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12 November 2009 @ 03:06 pm
Geekery (babbling about the Sapir-Whorf hypothesis)  
papersky's Tor.com post Like swords, but awesomer: Made up words in science fiction and fantasy is very cool, and the comments are verra interesting.

But I have to say, I feel pretty sorry for poor old Sapir*. I have a sense the strong Sapir-Whorf hypothesis has turned him into a perpetual motion machine, spinning forever in his grave.

Because the strong version, that eternal straw-man, is completely, unfixably silly. You can't think of things you don't have words for? RLY? However did you learn what the words meant in the first place, since you couldn't think of the thingy until you knew the word? According to the straw man, my nephew can put objects together and demonstrate pretty sophisticated spatial reasoning about them without being able to think of them. Because he's not talking yet, and doesn't recognize all the words.

It's as mystical as Chomsky's language module wot didn't evolve.

Pity Whorf didn't have a prelinguistic nephew, I guess. Or, shall we say, the linguistic sophistication Sapir did. His writing is actively brain-hurty, the way sensible observations and total WTF run together in gleeful abandon.

Now, the weak Sapir-Whorf hypothesis (where "weak" means "not ridiculous") makes a lot of sense, is useful to writers, and has at this point a great deal of empirical evidence backing it up. But it's called "weak", and that's just not sexy :) So y'can't even talk about it without starting with "No, really, I don't think unnamed eskimos have a bajillion-gajillion words that all mean the exact same thing as the English word snow, and no, really, I don't think English-speaking people who happen to ski do, either, but I do suspect both groups distinguish between powder and slush."

Fact is, you can inclue a lot about a culture, and make it resonate, by thinking about how kinship terms in a fantasy setting's language are structured (whether or not you make up funny words for 'em), or whether the speakers use relative directional terms (left, right) or only absolute ones (North, south; or more likely something like uphill, downhill, depending on setting), or which color terms are basic, or whether the language specifies whether movement crosses a boundary, or or or.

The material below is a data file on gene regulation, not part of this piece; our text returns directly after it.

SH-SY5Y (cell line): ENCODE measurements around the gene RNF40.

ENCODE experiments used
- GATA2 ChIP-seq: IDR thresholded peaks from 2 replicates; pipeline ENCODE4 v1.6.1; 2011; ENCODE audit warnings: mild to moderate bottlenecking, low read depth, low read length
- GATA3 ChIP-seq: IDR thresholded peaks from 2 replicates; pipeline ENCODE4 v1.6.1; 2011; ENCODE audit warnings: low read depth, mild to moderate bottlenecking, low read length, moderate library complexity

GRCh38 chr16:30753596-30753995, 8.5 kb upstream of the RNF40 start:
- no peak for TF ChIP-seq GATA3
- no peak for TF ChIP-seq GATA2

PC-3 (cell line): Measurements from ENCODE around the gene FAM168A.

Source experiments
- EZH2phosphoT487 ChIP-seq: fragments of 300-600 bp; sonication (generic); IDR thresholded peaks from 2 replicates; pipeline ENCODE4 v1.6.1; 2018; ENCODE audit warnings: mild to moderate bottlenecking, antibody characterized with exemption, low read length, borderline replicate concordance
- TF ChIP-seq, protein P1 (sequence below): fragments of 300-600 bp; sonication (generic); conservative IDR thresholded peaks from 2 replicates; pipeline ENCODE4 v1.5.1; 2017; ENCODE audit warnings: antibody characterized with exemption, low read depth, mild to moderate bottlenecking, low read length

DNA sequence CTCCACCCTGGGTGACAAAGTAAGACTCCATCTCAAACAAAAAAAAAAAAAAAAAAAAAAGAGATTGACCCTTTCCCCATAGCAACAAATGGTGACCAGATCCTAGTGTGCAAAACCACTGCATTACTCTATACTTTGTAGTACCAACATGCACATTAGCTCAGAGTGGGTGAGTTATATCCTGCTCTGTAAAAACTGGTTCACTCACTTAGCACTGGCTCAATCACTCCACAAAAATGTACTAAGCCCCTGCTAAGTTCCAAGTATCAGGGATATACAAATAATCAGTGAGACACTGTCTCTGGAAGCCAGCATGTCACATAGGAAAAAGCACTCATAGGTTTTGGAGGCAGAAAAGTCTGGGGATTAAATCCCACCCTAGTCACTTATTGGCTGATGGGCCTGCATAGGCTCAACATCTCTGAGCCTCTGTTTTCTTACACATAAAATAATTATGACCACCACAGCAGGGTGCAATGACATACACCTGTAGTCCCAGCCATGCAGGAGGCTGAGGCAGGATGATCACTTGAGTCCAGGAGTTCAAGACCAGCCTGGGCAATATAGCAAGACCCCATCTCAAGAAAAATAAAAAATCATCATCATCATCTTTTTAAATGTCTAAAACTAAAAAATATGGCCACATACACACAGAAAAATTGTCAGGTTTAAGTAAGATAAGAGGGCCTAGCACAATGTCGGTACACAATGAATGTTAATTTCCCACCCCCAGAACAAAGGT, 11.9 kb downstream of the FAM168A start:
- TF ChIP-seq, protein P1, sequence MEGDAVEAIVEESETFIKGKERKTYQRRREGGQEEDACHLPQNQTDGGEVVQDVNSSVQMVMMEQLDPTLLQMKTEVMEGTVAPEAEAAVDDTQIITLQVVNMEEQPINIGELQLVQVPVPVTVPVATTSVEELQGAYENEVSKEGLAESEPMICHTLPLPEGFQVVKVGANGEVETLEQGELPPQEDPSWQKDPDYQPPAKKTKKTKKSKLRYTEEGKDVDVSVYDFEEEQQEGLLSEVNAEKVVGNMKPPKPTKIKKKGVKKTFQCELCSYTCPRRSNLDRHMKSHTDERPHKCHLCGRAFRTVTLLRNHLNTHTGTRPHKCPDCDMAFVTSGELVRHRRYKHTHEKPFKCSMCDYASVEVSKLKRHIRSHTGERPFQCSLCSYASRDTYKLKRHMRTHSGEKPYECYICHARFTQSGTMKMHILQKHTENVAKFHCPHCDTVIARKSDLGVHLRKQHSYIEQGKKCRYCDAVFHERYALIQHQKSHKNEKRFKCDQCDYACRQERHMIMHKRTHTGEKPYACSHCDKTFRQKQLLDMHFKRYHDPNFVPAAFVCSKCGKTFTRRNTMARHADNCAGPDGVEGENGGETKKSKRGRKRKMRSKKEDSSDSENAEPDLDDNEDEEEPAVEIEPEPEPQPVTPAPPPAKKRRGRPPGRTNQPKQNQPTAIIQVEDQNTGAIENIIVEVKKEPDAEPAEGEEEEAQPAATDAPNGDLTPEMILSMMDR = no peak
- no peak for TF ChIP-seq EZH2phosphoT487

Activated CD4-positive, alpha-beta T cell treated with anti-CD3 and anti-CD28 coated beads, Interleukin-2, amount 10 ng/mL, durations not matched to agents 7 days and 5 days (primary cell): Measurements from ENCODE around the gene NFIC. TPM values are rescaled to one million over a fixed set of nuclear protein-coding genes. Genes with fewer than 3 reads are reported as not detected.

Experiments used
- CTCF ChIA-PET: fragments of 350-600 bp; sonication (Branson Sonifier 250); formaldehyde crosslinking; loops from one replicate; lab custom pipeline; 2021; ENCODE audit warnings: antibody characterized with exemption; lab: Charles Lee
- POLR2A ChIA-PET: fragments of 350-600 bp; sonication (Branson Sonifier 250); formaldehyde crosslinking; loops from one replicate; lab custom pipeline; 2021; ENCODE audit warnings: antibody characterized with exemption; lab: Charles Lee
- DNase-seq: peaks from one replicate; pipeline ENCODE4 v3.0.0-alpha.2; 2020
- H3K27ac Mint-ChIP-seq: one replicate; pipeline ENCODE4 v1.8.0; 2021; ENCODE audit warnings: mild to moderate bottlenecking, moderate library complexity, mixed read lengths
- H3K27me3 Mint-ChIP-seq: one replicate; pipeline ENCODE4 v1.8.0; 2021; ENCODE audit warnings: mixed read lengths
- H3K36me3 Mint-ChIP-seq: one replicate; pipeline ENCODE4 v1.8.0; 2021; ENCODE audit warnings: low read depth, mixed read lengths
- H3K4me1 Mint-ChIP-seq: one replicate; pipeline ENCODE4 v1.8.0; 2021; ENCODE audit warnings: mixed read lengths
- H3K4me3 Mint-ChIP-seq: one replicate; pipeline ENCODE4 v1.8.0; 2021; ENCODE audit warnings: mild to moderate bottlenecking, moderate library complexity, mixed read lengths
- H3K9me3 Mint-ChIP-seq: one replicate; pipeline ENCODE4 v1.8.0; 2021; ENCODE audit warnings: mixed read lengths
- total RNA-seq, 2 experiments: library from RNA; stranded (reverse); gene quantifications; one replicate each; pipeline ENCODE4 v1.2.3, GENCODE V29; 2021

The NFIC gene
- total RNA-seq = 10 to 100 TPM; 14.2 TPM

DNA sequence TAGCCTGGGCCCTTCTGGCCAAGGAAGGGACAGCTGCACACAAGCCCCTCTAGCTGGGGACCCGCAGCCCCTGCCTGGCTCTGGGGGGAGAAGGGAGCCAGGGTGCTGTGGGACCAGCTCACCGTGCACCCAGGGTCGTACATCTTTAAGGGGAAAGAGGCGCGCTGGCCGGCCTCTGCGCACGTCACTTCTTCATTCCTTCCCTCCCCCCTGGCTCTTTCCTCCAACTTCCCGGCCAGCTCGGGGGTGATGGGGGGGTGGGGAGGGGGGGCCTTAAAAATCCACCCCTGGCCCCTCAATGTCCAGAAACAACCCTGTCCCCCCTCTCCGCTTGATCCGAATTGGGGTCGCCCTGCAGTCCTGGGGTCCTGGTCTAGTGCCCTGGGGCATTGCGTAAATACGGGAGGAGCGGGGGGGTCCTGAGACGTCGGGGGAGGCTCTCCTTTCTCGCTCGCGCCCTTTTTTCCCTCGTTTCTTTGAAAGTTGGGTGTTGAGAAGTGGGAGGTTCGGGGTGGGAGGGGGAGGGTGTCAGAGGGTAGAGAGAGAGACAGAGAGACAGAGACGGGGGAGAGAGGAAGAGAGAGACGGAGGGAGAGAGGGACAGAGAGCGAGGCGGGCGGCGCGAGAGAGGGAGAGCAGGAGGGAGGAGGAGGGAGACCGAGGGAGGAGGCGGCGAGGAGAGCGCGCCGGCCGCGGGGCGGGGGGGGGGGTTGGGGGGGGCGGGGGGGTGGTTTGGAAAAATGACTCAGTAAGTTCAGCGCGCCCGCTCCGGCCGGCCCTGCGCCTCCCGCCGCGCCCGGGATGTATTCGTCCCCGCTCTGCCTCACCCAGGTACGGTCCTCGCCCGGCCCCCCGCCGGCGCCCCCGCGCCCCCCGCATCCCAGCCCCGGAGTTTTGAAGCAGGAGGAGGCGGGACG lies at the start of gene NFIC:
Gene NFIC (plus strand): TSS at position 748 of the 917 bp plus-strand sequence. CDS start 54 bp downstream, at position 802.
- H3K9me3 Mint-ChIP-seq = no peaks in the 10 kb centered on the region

It'd be so nice to be able to talk about that without starting for the words for snow or the fact that the Hopi did, actually, understand the concept of time.


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* Not to mention Mary Haas, I think(?) it was, who's never mentioned at all.

ETA: Also to note: I don't feel sorry for Sapir 'cause of anything Jo said, but the fact that she too has to dismiss the strong version before talking about the weak version got me thinking about the fact that it's not just linguists and cog sci people -- everyone seems to have to.
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Kari Sperringla_marquise_de_ on November 12th, 2009 11:19 pm (UTC)
I sometimes wonder if part of the trouble is that English can be overly precise as a language. Certainly there are many words that are susceptible to multiple meanings, but overall it's a language that tends to create more and more technicalities. Useful in some ways, but in others... There is a place for words that are meaningfully slippery, like Chinese guanxi can be.
I ski. I can attest to the coining by me and my beloved of a number of new descriptions of snow ('crud', 'real crud', 'clinker', 'demerara sugar', 'kendal mint cake'). And my friend maeve_the_red has a whole taxonomy for mud. More of that English language need to define...
shweta_narayanshweta_narayan on November 12th, 2009 11:49 pm (UTC)
Uh.

I am generally disturbed by generalizations about "The English Language's tendency to X", because they're almost always true of most or all languages, and seem special about English because we live in an anglophone-privileged world.

Every language gets very precise, where there is a social need or desire for precision. Many languages get far more precise than English (consider "aunt", which is four different words in Tamil: mother's elder sister [or father's elder brother's wife], mother's younger sister [or father's younger brother's wife], father's sister, and mother's brother's wife).

And every language is vague or ambiguous slippery where there is either a social use for vagueness or ambiguity or slip, or where context will almost always disambiguate. And in general native speakers don't find these things slippery, or even notice them at all; it's non-native speakers, who can't translate 'em, who find 'em slippery.

Consider, for example, the various meanings and usages of the English word "on".

Kari Sperringla_marquise_de_ on November 13th, 2009 11:12 am (UTC)
It is a generalisation and it is very loose -- I'm not sure I believe it, it's simply something I wonder about from time to time. There are certainly words with multiple meanings (27 for 'set' in UK English) but what I was getting at I think was that we tend to try and avoid ambiguity and 'weasel words', at least in certain arenas.